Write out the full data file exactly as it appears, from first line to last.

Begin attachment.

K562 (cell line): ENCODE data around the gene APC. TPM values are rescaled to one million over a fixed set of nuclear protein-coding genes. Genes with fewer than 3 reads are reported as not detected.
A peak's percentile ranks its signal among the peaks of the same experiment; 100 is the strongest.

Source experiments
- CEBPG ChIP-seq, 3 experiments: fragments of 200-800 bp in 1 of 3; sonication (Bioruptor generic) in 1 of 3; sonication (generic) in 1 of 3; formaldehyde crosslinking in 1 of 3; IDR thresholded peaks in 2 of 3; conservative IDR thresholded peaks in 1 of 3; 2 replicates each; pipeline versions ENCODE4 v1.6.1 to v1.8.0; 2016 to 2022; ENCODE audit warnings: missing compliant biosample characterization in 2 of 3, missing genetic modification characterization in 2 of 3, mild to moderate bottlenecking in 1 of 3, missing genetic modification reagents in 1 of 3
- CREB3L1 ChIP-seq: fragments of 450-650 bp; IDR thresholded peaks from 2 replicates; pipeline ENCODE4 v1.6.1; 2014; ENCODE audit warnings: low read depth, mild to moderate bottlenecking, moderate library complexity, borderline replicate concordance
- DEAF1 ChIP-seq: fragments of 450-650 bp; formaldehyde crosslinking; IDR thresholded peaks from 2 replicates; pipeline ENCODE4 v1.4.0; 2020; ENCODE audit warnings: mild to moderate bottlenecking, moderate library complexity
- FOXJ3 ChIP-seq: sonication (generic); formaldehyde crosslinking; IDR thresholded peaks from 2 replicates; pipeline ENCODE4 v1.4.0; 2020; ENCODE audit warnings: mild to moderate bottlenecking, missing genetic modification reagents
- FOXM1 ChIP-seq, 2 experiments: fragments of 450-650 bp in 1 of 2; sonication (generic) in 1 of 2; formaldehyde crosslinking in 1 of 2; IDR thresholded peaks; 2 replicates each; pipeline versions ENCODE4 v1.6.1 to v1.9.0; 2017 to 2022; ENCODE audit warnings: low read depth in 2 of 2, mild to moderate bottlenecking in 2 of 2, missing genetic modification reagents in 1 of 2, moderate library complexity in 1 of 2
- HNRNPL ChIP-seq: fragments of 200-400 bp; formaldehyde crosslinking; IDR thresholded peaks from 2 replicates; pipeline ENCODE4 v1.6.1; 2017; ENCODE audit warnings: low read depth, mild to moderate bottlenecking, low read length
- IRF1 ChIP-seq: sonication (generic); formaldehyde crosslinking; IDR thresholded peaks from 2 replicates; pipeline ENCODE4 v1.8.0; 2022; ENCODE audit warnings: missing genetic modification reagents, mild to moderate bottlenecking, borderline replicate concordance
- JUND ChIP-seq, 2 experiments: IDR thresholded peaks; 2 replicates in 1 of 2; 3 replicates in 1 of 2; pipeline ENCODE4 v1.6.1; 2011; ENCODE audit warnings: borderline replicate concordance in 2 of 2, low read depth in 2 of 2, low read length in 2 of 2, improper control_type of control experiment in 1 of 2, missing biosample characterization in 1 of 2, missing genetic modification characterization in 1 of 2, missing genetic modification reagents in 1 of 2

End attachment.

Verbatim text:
K562 (cell line): ENCODE data around the gene APC. TPM values are rescaled to one million over a fixed set of nuclear protein-coding genes. Genes with fewer than 3 reads are reported as not detected.
A peak's percentile ranks its signal among the peaks of the same experiment; 100 is the strongest.

Source experiments
- CEBPG ChIP-seq, 3 experiments: fragments of 200-800 bp in 1 of 3; sonication (Bioruptor generic) in 1 of 3; sonication (generic) in 1 of 3; formaldehyde crosslinking in 1 of 3; IDR thresholded peaks in 2 of 3; conservative IDR thresholded peaks in 1 of 3; 2 replicates each; pipeline versions ENCODE4 v1.6.1 to v1.8.0; 2016 to 2022; ENCODE audit warnings: missing compliant biosample characterization in 2 of 3, missing genetic modification characterization in 2 of 3, mild to moderate bottlenecking in 1 of 3, missing genetic modification reagents in 1 of 3
- CREB3L1 ChIP-seq: fragments of 450-650 bp; IDR thresholded peaks from 2 replicates; pipeline ENCODE4 v1.6.1; 2014; ENCODE audit warnings: low read depth, mild to moderate bottlenecking, moderate library complexity, borderline replicate concordance
- DEAF1 ChIP-seq: fragments of 450-650 bp; formaldehyde crosslinking; IDR thresholded peaks from 2 replicates; pipeline ENCODE4 v1.4.0; 2020; ENCODE audit warnings: mild to moderate bottlenecking, moderate library complexity
- FOXJ3 ChIP-seq: sonication (generic); formaldehyde crosslinking; IDR thresholded peaks from 2 replicates; pipeline ENCODE4 v1.4.0; 2020; ENCODE audit warnings: mild to moderate bottlenecking, missing genetic modification reagents
- FOXM1 ChIP-seq, 2 experiments: fragments of 450-650 bp in 1 of 2; sonication (generic) in 1 of 2; formaldehyde crosslinking in 1 of 2; IDR thresholded peaks; 2 replicates each; pipeline versions ENCODE4 v1.6.1 to v1.9.0; 2017 to 2022; ENCODE audit warnings: low read depth in 2 of 2, mild to moderate bottlenecking in 2 of 2, missing genetic modification reagents in 1 of 2, moderate library complexity in 1 of 2
- HNRNPL ChIP-seq: fragments of 200-400 bp; formaldehyde crosslinking; IDR thresholded peaks from 2 replicates; pipeline ENCODE4 v1.6.1; 2017; ENCODE audit warnings: low read depth, mild to moderate bottlenecking, low read length
- IRF1 ChIP-seq: sonication (generic); formaldehyde crosslinking; IDR thresholded peaks from 2 replicates; pipeline ENCODE4 v1.8.0; 2022; ENCODE audit warnings: missing genetic modification reagents, mild to moderate bottlenecking, borderline replicate concordance
- JUND ChIP-seq, 2 experiments: IDR thresholded peaks; 2 replicates in 1 of 2; 3 replicates in 1 of 2; pipeline ENCODE4 v1.6.1; 2011; ENCODE audit warnings: borderline replicate concordance in 2 of 2, low read depth in 2 of 2, low read length in 2 of 2, improper control_type of control experiment in 1 of 2, missing biosample characterization in 1 of 2, missing genetic modification characterization in 1 of 2, missing genetic modification reagents in 1 of 2